Discussions surrounding the accredited investor definition have crescendoed of late, demonstrating a sharp divide in opinion among regulators. On one side lies the North American Securities Administrators Association (“NASAA”), the lobbying group that represents the state securities administrators. The NASAA published a comment letter on the definition on May 25, 2016, evidencing a highly conservative approach. The group relies on investor protection concerns in calling for higher financial thresholds and rejecting calls to incorporate a test of sophistication. A more progressive approach was espoused at a recent meeting of the SEC Advisory Committee on Small and Emerging Companies (“ACSEC”) and is further discussed below.
The NASAA Approach
Under the NASAA’s approach, current quantitative thresholds would be increased to fully account for the impact of inflation since 1982. The NASAA further recommends that these financial thresholds be indexed for inflation on a going-forward basis. This approach would significantly erode the number of investors qualifying as accredited investors and permitted to participate in the private offering marketplace. Acknowledging this consequence, the NASAA notes that “[m]aintaining an adequate pool of investors is important to capital formation in the private marketplace and the businesses that use Rule 506. However, a pool consisting of a large number of investors lacking in sophistication or adequate financial resources serves no legitimate capital raising or investor protection purpose … [and] may further incentive violative conduct by promoters of private offerings.”
The NASAA was equally conservative in its stance on a potential accreditation exam. While both the House of Representatives and the SEC have offered support for expanding non-quantitative avenues for accreditation, the NASAA did not share this optimism. In its comment letter, the NASAA expresses that “[q]ualification as an accredited investor absent any sort of experiential requirement does not objectively satisfy the sophistication requirement. The Commission should require a minimum of five years of experience in the field corresponding to the professional designation or credential to ensure an individual has obtained sufficient industry experience to demonstrate financial sophistication.”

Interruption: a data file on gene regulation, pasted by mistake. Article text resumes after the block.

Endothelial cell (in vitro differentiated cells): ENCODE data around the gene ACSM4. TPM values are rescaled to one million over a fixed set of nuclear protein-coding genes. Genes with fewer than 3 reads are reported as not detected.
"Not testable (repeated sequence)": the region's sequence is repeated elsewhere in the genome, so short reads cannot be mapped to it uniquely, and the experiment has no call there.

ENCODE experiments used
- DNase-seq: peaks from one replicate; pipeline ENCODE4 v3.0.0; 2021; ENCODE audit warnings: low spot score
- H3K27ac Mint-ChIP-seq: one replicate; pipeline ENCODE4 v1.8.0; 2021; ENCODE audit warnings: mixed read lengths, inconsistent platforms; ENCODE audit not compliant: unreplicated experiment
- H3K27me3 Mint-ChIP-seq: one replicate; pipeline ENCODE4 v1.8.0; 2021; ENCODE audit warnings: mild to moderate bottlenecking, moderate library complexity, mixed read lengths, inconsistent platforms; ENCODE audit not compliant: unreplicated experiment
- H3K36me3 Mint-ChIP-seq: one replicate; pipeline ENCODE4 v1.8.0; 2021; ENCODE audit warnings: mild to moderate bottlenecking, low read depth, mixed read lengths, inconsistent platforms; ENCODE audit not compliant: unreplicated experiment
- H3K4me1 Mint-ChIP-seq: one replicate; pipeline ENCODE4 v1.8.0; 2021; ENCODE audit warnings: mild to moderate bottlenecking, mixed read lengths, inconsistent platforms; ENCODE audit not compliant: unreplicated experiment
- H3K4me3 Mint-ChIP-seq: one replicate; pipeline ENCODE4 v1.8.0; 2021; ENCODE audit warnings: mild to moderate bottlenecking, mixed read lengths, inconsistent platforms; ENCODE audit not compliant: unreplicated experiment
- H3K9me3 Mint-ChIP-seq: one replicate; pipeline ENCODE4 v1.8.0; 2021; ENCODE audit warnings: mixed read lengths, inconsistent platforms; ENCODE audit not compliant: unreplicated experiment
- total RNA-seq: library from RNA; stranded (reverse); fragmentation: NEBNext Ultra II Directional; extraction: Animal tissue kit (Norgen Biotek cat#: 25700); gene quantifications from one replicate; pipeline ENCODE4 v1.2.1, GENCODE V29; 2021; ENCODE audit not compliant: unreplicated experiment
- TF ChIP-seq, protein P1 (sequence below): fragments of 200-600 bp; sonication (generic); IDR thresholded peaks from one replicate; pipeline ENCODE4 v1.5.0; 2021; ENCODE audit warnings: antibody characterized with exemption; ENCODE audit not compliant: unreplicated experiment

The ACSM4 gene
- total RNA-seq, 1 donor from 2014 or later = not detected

The ACSEC’s More Inclusive Perspective
The ACSEC hinted at a more inclusive approach during a May 18th meeting. ACSEC opinions were more closely aligned with the SEC staff’s December 18, 2015 suggestions, found in its review and report on the accredited investor definition. SEC Chair Mary Jo White opined that the SEC’s primary goal in reconsidering the definition should be to “do no harm to the private offering ecosystem.” Chair White supports the inclusion of a sophistication test, which would naturally expand the pool of accredited investors.
SEC Commissioner Michael S. Piwowar provided many of the meeting’s most poignant remarks, going so far as to ponder whether the accredited investor standard should be eliminated entirely. Commissioner Piwowar focused on the disenfranchising impact of the standard, which bars 90% of Americans from investing in potentially high-return securities in the name of “protection.” He believes that increasing the definition’s financial thresholds would serve to shrink the “privileged class” of accredited investors, and therefore “exacerbate wealth inequality and hinder job creation and economic growth.”
While it’s fair to question the likelihood that the accredited investor definition will be eliminated entirely, Commissioner Piwowar’s comments highlight the divide between the SEC’s perspective and that of the NASAA. The ACSEC meeting was intended to catalyze discussion of and potential change to the accredited investor definition. While pressure mounts on the SEC to revise the definition – including a bill passed by the House of Representatives in February that mandates the SEC widen the category to include investment advisers and other experts – the agency is yet to take affirmative initiative on the matter. The SEC must balance its investor protection responsibilities against rising pressure to ease capital formation rules. Chair White and Commissioner Piwowar’s remarks indicate that investor protection concerns may be waning, thereby hinting at a potentially expanded definition.
 See https://www.scribd.com/doc/314097706/NASAA-Accredited-Investor-Comment-Letter-05252016#fullscreen for the full text of the NASAA comment letter.
 The current thresholds were set by the SEC in 1982, and have remained largely unchanged since. Generally, a person qualifies as an accredited investor if they either have a net worth that exceeds $1 million (minus the value of their primary residence), or if they have an annual income in excess of $200,000 for the past two years, or joint income with their spouse in excess of $300,000.
 Commissioner Michael S. Piwowar’s Remarks at ACSEC Meeting, May 18, 2016.